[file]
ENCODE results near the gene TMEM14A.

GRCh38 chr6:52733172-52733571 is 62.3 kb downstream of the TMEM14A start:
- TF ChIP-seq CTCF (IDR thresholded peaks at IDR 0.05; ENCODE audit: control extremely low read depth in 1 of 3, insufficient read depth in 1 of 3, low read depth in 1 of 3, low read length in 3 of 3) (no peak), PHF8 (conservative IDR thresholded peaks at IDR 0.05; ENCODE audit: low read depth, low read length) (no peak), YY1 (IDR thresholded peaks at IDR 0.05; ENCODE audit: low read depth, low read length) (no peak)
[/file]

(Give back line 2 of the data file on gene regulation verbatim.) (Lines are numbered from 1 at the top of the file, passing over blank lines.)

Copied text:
GRCh38 chr6:52733172-52733571 is 62.3 kb downstream of the TMEM14A start: